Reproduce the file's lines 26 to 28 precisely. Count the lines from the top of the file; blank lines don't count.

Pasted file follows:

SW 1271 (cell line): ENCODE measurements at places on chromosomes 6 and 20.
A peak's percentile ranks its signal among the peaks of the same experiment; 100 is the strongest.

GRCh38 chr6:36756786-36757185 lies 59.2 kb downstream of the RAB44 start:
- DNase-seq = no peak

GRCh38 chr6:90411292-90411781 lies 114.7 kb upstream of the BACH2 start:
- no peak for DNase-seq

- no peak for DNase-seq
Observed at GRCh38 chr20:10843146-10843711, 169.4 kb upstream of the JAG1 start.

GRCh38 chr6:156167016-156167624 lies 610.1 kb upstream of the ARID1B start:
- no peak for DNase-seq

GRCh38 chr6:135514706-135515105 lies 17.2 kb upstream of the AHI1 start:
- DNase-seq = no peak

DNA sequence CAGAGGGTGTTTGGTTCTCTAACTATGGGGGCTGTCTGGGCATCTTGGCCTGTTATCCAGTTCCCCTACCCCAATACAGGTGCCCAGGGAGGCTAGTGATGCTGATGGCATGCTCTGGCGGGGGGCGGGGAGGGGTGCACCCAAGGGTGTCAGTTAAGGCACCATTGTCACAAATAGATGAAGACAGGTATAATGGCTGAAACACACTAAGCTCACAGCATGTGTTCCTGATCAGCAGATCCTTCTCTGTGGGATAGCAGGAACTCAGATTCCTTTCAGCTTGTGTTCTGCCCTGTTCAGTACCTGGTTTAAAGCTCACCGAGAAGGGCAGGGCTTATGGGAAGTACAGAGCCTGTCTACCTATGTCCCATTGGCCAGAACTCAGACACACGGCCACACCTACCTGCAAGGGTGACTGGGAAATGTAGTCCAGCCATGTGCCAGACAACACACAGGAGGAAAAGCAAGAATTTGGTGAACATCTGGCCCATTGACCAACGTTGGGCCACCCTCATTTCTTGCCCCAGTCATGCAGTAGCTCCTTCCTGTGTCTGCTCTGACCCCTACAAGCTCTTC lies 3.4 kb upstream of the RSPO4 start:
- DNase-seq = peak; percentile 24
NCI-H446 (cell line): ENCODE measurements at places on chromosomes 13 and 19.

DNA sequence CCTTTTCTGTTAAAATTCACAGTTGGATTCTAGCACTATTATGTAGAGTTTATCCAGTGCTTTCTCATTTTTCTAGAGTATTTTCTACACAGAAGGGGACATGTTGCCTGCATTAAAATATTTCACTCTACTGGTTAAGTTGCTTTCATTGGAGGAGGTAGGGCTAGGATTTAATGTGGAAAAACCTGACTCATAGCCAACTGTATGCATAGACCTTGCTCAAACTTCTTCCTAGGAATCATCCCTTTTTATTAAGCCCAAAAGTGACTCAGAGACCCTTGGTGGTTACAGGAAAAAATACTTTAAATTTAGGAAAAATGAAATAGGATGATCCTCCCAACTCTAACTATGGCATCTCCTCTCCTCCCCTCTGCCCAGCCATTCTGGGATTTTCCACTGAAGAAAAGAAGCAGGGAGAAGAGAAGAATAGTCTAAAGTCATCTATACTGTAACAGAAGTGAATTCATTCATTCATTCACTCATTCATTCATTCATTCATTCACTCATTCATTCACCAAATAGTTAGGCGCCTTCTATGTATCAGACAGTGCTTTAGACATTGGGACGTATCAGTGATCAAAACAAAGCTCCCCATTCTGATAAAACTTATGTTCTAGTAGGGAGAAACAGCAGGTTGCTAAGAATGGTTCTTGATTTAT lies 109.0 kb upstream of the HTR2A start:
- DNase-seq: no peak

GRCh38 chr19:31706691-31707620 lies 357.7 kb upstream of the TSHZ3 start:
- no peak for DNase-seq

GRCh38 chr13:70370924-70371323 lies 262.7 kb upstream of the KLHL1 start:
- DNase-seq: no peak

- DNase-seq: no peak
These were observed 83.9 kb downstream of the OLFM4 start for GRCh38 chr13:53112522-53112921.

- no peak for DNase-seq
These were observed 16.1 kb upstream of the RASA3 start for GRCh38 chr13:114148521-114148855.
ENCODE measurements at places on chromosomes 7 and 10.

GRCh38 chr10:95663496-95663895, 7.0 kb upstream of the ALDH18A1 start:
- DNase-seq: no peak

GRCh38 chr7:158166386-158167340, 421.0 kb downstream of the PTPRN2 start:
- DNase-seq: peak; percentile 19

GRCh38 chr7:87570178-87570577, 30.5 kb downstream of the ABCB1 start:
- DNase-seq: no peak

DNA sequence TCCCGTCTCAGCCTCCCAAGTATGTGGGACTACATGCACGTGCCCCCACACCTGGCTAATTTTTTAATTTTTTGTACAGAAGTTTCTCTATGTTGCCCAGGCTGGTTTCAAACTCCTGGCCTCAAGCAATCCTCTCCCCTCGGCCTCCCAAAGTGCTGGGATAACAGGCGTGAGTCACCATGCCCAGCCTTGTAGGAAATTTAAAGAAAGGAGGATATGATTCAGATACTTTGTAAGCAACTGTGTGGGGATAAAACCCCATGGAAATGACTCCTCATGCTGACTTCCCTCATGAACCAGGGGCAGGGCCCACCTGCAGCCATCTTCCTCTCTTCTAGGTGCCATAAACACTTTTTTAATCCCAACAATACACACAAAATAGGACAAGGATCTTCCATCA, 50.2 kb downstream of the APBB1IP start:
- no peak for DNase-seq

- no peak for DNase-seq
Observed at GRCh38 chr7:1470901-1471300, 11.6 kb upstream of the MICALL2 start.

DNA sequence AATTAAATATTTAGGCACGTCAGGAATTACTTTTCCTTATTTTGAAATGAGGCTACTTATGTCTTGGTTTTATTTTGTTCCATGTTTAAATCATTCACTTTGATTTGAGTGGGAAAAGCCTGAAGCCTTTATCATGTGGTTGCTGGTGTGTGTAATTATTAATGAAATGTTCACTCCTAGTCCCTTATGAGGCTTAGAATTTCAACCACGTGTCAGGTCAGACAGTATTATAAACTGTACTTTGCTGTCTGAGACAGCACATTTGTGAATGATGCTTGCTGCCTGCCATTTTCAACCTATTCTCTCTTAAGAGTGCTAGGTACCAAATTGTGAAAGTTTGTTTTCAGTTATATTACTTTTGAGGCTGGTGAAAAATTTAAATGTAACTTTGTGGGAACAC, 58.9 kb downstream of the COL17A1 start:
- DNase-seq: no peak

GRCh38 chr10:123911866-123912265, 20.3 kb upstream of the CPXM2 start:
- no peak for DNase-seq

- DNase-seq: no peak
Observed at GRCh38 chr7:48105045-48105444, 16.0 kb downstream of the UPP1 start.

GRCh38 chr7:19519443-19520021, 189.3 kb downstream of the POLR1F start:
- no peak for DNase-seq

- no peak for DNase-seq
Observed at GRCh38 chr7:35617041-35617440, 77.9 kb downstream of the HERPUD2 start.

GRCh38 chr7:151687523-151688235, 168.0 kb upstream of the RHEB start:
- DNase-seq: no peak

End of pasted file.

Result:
ENCODE measurements at places on chromosomes 7 and 10.

GRCh38 chr10:95663496-95663895, 7.0 kb upstream of the ALDH18A1 start:
- DNase-seq: no peak